|Batchelor, John. Lady Trevelyan and the Pre-Raphaelite Brotherhood. London: Chatto & Windus, 2006.|
Lynn Linder will present "Writing the Angel out of the House: The Diaries of Pauline Trevelyan, 1816-1866" from 12:30-1:30 p.m. Thursday, April 14, in McGannon Hall, Room 144.
Everyone is welcome. Bring your lunches. Refreshments will be provided.
Hope to see you there.
About the talk:
The phrase, "angel in the house," taken from the title of Coventry Patmore's 1854 poem, became synonymous with the publically touted vision of ideal femininity in Victorian Britain.
Represented in countless works of literature and non-fiction, the model Victorian woman was a submissive wife, devoted mother, and paragon of moral virtue, who remained in her proper place within the domestic sphere. But what happens to this socially constructed vision of womanhood when we look beyond published texts and explore the private writings of Victorian women?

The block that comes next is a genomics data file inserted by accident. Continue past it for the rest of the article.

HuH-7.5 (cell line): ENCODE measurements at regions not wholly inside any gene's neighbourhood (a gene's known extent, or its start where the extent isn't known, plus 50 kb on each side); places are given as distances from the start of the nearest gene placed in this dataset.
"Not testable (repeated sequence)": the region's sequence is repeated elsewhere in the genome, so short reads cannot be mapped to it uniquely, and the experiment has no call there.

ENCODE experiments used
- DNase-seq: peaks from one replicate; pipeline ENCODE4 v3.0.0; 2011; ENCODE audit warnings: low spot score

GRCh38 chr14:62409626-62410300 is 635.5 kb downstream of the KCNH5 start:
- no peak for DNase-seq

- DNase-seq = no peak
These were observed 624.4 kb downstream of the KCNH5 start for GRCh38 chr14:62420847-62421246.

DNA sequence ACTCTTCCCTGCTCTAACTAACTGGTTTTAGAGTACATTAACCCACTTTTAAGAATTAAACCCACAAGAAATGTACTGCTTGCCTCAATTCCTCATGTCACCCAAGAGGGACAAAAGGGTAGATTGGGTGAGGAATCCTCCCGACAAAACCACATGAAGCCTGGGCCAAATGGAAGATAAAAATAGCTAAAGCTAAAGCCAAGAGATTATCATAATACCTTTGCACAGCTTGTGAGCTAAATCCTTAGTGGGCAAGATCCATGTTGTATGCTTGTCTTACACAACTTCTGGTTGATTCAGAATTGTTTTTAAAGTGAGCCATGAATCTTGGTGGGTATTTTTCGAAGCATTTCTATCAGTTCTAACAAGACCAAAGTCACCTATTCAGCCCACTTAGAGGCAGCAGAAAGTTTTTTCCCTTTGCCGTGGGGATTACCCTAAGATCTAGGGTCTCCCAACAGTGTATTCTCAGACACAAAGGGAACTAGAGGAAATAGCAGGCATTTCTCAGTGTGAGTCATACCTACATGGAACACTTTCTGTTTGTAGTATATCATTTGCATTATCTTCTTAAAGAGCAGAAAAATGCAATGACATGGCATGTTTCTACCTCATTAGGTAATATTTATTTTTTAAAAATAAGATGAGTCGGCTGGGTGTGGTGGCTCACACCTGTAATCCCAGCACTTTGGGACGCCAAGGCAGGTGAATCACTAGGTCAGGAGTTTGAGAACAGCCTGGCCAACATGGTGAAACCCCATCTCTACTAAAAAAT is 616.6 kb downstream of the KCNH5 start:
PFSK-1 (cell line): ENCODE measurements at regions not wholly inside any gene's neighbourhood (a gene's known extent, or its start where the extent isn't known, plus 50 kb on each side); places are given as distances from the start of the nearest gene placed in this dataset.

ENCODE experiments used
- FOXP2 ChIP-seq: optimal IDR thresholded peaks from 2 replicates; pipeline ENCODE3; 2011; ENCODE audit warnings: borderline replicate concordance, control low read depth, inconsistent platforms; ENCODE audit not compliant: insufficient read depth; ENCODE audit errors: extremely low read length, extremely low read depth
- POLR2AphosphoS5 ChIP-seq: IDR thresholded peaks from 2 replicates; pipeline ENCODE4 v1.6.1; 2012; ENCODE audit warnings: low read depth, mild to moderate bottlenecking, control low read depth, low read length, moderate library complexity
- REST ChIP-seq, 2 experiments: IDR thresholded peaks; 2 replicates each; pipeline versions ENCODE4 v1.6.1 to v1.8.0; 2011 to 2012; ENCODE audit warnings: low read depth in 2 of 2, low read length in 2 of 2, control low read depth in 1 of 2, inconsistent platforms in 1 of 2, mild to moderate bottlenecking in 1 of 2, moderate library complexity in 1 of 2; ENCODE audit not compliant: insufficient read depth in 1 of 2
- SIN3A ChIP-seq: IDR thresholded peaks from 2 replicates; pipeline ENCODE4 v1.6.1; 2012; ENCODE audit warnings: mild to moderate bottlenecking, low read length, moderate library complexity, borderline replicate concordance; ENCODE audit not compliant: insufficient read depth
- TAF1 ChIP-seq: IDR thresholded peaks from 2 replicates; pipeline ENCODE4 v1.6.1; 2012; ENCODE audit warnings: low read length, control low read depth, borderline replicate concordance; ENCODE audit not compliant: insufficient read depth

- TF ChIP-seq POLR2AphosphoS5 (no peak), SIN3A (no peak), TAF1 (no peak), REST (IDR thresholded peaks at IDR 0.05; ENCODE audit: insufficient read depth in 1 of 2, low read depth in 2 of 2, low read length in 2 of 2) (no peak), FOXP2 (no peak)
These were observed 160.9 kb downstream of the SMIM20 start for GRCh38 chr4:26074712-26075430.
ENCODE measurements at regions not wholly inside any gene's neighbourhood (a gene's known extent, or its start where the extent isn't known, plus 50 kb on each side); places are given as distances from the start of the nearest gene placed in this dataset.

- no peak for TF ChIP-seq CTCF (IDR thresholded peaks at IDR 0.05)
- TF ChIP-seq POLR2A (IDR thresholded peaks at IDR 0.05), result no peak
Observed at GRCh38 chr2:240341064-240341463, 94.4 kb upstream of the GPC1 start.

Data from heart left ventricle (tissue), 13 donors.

In her talk, Lynn M. Linder examines the diary of Lady Pauline Trevelyan (1816-1866), a clergyman's daughter and wife of Naturalist and Scientist, Sir Walter Calverley Trevelyan, who was an accomplished amateur artist, art reviewer and critic, and member of the Pre-Raphaelite circle. Trevelyan's experiences reflect a life that challenges traditional notions of Victorian womanhood and the autobiographical traces she left behind -- in both content and form -- construct a female subjectivity that disrupts a strictly dichotomous conception of gender in early Victorian Britain.
Crisscrossing the pages of Trevelyan's diaries reveals multifaceted fissures along the ideological borders of private and public constructions of self, gender roles of men and women, and the domestic and publics spheres, perhaps ultimately asking us to redefine Victorian culture through the pages of women's diaries.
Lynn M. Linder is a Ph.D. candidate in the English department. Her dissertation, "Unlocking the Victorian Diary: Gender, the Journal, and Nineteenth-Century Fiction," examines male and female constructions of self within the diary form and explores the connection between diary writing practices and fictional representations of diaries in Victorian novels.